7.3-magnitude quake strikes off north-east Japan, a Shinkansen bullet train derailed

Scattered goods are seen on the floor of a convenience store in Sendai, Miyagi prefecture, after an earthquake struck Japan, on March 17, 2022. PHOTO: REUTERS/KYODO
People shop in a store in a residential area during a power outage in Tokyo's Koto district after a powerful 7.3-magnitude quake jolted east Japan, on March 16, 2022. PHOTO: AFP
Furniture and electrical appliances are scattered at an apartment in Fukushima, on March 16, 2022. PHOTO: REUTERS/KYODO
Residential buildings suffer a power outage in Tokyo's Koto district after a powerful 7.3-magnitude quake jolted east Japan, on March 16, 2022. PHOTO: AFP
Damaged pavement blocks on the ground in front of JR Fukushima Station, on March 17, 2022. PHOTO: AFP/JIJI PRESS
The Tokyo Skytree is seen in a residential area during a power outage in Koto district, on March 17, 2022. PHOTO: AFP

TOKYO - A powerful earthquake hit off Fukushima in north-east Japan on Wednesday night (March 16), shaking buildings more than 200km away in Tokyo and knocking out power in millions of homes.

The magnitude 7.3 quake, which measured six-upper on Japan’s seven-point seismic intensity scale, struck at 11.36pm (10.36pm in Singapore) off a region that was devastated in the March 11, 2011 earthquake, tsunami and nuclear disaster.

The quake’s epicentre was off the coast of the Fukushima region, at a depth of 60km. The Japan Meteorological Agency warned of the risks of strong aftershocks over the next week. 

Japan’s seismic intensity scale measures the degree of shaking. The reading of six-upper recorded in north-east Japan meant it was impossible to remain standing or move without crawling. Tokyo had a reading of four, which meant it could be felt by most people.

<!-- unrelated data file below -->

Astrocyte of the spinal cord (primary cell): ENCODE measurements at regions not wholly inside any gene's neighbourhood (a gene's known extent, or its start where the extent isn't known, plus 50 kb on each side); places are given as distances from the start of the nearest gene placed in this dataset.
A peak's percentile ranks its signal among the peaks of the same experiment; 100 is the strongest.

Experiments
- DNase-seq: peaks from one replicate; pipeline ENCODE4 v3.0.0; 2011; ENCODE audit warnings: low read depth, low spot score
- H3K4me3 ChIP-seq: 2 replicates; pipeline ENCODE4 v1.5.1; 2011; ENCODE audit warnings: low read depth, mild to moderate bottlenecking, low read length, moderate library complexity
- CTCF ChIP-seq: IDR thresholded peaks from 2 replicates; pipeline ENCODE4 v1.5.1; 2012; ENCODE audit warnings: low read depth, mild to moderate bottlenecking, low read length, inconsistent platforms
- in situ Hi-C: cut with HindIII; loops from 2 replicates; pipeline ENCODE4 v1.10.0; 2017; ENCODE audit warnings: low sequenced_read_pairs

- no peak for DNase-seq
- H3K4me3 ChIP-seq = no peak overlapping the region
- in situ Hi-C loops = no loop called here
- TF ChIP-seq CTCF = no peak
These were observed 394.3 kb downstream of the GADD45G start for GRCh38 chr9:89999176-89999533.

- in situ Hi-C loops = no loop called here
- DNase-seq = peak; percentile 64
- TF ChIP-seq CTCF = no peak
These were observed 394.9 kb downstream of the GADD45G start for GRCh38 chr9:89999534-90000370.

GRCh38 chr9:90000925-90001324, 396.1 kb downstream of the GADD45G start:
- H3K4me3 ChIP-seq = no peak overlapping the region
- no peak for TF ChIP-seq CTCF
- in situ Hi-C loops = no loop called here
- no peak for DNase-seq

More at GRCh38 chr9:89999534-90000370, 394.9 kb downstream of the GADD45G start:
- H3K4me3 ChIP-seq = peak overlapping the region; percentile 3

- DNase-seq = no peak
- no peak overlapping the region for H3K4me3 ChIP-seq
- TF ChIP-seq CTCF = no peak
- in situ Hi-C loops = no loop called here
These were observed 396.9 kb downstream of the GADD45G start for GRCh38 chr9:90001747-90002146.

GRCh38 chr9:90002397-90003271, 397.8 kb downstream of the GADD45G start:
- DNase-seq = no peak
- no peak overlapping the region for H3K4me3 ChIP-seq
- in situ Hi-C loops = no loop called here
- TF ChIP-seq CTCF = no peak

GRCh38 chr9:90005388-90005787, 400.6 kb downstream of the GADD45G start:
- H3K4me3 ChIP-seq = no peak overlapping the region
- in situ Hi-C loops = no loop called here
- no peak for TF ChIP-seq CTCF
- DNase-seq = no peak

Tsunami alerts were sounded for parts of the north-east coast, for waves of up to one metre. Evacuation advisories were in place for wide areas of the north-east coast.

A Tohoku Shinkansen bullet train service derailed between Fukushima and Shiroishi-Zao stations, but no injuries were reported among the 100 passengers on board.

Sirens sounded in Tokyo and neighbouring Chiba, Kanagawa and Saitama due to the quake, with 2.1 million households plunged into total darkness, including 700,000 homes in Tokyo, utilities company Tokyo Electric Power Co (Tepco) said. Parts of Ginza, Shimbashi, Roppongi and Akasaka districts lost power temporarily.

Another 1.48 million homes were without power in north-east Japan, reports said.

Train services were immediately halted and highways shut after the quake to assess any damage, while both Haneda and Narita Airports shut their runways.

Prime Minister Fumio Kishida, whose government has set up a disaster emergency centre, told reporters just after midnight that he was still gathering information on the quake, including the extent of damage.

He urged residents to take full precautions to ensure their safety.

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Items lay on the floor of a convenience store in Sendai, Miyagi prefecture after a 7.3-magnitude earthquake shook east Japan, on March 16, 2022. PHOTO: AFP/JIJI PRESS

There have been reports of some minor injuries and tsunami waves of 20cm have hit Ishinomaki in Miyagi prefecture.

There were no radiation abnormalities at the crippled Fukushima Daiichi nuclear power plant, though checks for facility damage were ongoing. The fire alarm was activated at the plant’s Unit Five turbine building.

The cooling pumps for the spent nuclear fuel pools of Units One and Three of the nearby Fukushima Daini nuclear power plant had shut down due to the earthquake, the Nuclear Regulatory Agency said.

The cooling pump for Unit Three has been subsequently restored, while the authorities are working to restore the pump for Unit One.

The agency said that the outage “was not immediately dangerous because there is still time before the nuclear fuel pool temperature rises”. 

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